- An overview your medical history, including medical conditions you may have, what medications you take (both prescription and over-the-counter), and if you have any heart conditions that could be affected by the anesthetic.
- An individualized treatment plan is created specific for your situation, taking into account such things as how many teeth are being replaced, the structural integrity of your jawbone, and whether or not you are having a bone graft.
Oral surgeons help you prepare for your surgery and give you information regarding what you can and can’t drink/eat the day of your procedure, as well as anesthesia options. Plan to have someone drive you to and from the surgery, regardless of your choice of anesthesia.
What to Expect After Your Procedure
Each step of dental implant surgery is performed as an outpatient procedure. Your mouth and gums need ample time to heal between procedures, hence the multiple steps in this process. Time is necessary for bones to regrow around the implant before a tooth replacement can be safely installed. The actual surgeries are not incredibly time consuming.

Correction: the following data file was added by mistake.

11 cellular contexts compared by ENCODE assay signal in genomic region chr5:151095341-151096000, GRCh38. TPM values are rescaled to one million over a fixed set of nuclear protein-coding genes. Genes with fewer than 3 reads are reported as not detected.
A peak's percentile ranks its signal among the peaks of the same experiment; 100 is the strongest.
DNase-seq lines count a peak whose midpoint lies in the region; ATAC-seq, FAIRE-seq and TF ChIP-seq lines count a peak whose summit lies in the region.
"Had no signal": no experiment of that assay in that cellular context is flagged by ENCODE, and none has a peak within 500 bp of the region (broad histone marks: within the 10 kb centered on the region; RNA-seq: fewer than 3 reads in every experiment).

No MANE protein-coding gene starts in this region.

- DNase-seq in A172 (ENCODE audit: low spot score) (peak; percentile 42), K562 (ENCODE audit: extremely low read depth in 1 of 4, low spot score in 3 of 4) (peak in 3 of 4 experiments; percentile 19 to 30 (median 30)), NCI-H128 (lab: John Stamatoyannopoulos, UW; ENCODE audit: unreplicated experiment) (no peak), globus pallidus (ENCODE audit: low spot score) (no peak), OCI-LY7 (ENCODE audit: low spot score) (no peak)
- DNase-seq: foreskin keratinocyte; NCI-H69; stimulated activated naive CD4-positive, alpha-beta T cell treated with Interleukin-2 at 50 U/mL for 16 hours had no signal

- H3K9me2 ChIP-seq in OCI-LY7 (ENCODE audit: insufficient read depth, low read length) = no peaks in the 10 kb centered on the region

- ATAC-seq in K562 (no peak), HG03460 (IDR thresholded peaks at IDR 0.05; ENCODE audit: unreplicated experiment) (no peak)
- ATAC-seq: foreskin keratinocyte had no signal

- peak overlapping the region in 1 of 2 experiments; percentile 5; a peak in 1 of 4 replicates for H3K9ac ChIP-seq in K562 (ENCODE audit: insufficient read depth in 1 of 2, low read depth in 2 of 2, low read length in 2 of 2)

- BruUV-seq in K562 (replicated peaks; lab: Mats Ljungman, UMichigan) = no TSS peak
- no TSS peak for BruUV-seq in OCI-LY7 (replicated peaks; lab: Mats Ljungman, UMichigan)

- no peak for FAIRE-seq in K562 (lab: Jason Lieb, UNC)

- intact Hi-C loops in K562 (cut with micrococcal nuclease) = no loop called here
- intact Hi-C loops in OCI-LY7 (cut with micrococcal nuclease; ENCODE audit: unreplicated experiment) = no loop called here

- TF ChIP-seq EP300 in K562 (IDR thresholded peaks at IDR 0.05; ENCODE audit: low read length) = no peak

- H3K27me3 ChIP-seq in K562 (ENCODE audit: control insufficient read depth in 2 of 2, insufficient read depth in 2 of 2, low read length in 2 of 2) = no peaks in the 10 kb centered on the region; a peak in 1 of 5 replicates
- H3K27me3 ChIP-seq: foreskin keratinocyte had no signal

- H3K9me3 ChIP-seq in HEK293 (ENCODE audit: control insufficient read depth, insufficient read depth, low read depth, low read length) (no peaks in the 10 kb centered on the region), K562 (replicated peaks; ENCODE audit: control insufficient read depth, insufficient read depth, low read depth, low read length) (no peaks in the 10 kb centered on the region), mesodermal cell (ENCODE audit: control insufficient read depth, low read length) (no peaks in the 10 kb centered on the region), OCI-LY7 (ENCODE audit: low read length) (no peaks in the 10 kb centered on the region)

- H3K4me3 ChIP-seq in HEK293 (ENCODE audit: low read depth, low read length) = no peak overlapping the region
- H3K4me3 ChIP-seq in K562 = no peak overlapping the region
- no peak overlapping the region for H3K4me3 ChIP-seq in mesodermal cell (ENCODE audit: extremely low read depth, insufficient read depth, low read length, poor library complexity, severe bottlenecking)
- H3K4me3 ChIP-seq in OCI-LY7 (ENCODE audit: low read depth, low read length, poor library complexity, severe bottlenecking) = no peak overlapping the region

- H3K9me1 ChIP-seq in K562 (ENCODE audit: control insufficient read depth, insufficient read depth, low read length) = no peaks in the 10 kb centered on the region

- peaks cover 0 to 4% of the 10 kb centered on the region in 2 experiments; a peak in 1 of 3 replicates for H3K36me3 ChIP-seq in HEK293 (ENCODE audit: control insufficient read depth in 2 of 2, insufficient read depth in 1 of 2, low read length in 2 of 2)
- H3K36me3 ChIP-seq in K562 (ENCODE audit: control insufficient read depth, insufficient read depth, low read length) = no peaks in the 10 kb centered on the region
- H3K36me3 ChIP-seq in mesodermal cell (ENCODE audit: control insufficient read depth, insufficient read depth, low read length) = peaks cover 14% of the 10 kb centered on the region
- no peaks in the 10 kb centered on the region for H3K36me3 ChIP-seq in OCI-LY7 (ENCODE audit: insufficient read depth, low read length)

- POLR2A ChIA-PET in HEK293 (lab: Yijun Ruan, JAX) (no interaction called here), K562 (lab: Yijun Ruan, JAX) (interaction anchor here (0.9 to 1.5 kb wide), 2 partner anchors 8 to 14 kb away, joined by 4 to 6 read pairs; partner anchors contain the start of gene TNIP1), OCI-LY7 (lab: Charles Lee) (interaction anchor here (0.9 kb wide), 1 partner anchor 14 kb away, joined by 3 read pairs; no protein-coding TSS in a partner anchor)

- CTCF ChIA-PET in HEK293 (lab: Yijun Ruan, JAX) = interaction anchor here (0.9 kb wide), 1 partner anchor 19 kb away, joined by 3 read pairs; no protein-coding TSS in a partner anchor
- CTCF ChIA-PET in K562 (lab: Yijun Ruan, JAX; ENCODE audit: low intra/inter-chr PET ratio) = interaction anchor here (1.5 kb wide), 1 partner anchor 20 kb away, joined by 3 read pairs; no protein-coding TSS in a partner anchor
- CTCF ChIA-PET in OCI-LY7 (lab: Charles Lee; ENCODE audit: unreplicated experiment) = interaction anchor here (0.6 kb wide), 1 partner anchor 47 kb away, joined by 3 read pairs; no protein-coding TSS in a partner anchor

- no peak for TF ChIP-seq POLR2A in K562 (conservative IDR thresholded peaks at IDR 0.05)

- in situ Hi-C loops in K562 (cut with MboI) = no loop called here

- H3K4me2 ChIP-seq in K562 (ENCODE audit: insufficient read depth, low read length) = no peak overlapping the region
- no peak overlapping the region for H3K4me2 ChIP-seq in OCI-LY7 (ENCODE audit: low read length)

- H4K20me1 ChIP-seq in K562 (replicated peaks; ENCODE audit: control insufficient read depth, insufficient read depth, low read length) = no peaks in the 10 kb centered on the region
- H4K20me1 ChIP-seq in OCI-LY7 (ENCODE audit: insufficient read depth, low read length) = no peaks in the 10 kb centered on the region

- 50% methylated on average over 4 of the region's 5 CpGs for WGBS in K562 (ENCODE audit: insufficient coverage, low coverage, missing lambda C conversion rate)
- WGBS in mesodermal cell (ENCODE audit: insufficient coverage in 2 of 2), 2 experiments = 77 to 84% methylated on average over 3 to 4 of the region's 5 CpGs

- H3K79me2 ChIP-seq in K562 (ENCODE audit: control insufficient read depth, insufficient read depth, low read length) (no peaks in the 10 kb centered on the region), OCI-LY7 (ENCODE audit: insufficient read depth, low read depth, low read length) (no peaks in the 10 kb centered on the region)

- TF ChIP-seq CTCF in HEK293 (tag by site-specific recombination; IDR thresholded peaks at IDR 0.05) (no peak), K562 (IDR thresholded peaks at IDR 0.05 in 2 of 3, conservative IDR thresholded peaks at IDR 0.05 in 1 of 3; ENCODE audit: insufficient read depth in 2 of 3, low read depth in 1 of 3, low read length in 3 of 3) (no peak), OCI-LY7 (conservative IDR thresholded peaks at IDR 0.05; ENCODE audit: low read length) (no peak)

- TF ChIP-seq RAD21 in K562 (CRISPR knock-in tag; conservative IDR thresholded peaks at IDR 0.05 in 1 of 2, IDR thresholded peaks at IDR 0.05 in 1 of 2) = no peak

An example of the stages for dental implants is as follows:
- Removal of the damaged tooth
- Bone Grafting (when necessary) or jawbone preparations
- Placement of the dental implant
- Healing and bone growth around the implant
- Placement of the abutment
- Installation of the false tooth
The longest stage of this process is the healing process and ensuring the bone is properly healed. The bone heals around the implant so micro-movement does not occur and so the procedure is successful.
Your commitment to practicing oral hygiene is key to the success of your dental implants. Brushing and flossing regularly, and having routine cleanings and visits to your dentist will help keep your mouth in excellent health.